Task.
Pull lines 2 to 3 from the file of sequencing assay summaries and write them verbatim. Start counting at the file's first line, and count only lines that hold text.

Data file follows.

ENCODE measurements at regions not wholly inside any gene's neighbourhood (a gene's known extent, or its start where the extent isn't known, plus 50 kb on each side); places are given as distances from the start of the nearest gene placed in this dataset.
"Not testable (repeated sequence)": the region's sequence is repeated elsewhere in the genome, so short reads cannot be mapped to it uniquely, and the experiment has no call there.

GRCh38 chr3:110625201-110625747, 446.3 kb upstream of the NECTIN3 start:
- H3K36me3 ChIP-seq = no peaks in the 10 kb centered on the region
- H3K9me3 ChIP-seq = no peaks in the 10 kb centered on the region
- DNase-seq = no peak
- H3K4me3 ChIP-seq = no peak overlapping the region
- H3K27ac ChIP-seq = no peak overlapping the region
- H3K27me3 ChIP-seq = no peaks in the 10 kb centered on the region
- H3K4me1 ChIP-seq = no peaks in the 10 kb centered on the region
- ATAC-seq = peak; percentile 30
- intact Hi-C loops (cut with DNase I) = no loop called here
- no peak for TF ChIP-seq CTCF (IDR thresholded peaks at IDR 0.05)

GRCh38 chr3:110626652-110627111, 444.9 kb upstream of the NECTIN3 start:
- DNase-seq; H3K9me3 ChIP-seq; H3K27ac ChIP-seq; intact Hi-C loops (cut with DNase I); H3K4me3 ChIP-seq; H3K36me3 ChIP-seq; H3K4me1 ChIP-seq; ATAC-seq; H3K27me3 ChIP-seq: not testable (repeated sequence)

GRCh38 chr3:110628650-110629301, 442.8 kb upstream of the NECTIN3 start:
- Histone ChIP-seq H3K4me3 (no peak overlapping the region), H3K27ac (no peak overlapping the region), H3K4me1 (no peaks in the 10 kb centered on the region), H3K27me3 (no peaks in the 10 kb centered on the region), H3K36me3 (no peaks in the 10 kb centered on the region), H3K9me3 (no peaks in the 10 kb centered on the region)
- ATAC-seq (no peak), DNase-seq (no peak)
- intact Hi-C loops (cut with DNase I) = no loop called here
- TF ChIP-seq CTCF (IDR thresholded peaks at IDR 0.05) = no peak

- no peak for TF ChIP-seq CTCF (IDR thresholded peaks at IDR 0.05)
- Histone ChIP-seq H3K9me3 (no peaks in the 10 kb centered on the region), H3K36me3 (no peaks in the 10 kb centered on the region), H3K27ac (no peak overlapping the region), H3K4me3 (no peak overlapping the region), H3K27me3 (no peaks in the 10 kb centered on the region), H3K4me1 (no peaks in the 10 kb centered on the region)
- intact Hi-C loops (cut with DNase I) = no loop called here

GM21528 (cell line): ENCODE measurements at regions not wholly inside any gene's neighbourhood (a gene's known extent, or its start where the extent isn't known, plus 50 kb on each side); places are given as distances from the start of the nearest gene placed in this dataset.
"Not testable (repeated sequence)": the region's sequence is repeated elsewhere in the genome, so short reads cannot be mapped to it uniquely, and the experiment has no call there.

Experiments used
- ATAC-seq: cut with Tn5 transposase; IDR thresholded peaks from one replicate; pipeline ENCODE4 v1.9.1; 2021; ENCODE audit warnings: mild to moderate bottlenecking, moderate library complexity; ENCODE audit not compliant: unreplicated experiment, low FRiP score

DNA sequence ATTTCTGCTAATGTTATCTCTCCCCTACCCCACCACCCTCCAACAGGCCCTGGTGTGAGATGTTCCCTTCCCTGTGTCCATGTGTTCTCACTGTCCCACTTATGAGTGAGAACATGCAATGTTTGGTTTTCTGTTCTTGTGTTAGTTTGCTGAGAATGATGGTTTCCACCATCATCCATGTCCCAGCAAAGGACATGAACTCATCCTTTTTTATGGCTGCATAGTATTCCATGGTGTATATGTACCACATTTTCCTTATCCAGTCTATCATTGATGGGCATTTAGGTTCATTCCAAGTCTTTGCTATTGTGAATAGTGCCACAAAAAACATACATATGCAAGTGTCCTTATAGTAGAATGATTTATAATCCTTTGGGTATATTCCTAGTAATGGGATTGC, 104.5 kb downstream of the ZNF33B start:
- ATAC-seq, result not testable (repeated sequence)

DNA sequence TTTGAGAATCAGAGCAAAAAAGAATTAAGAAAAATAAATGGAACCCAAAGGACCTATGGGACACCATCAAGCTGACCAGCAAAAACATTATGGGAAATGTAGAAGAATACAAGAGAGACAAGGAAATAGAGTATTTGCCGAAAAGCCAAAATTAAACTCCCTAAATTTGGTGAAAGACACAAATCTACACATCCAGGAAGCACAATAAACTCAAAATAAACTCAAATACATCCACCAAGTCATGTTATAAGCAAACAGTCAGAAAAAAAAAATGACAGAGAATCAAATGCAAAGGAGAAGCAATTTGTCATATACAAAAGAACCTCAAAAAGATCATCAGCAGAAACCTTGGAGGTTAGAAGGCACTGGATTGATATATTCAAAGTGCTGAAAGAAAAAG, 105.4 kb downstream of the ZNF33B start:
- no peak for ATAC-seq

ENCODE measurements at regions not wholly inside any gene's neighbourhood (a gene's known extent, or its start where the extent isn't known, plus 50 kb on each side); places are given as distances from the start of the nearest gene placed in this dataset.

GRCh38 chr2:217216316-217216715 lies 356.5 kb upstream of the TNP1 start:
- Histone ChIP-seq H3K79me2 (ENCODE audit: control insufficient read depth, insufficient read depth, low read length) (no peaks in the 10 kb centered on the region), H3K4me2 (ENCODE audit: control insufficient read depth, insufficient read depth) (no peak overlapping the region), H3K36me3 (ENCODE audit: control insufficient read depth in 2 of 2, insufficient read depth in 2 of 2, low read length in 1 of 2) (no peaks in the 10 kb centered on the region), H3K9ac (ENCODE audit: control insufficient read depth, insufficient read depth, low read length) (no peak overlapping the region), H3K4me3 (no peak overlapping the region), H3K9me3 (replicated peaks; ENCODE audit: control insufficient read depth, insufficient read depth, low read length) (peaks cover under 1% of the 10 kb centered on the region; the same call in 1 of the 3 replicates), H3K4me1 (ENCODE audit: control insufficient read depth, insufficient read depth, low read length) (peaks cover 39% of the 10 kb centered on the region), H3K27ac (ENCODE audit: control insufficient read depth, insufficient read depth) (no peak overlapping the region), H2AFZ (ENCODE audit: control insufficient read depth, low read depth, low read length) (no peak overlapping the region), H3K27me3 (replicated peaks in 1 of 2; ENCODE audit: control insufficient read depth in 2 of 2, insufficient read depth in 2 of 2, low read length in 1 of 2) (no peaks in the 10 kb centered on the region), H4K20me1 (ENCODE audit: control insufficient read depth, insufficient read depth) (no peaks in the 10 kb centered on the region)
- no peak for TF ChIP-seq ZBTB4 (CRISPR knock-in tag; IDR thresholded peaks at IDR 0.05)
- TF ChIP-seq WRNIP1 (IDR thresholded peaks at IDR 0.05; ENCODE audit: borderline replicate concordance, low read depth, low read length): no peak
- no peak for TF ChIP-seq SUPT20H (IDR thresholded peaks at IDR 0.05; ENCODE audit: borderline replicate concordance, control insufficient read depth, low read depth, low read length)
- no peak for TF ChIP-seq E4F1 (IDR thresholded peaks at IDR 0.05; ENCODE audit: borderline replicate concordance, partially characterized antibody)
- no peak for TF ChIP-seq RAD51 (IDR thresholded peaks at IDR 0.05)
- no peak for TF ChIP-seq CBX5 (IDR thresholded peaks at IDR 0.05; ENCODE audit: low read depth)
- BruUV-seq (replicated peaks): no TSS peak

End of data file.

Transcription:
"Not testable (repeated sequence)": the region's sequence is repeated elsewhere in the genome, so short reads cannot be mapped to it uniquely, and the experiment has no call there.

GRCh38 chr3:110625201-110625747, 446.3 kb upstream of the NECTIN3 start: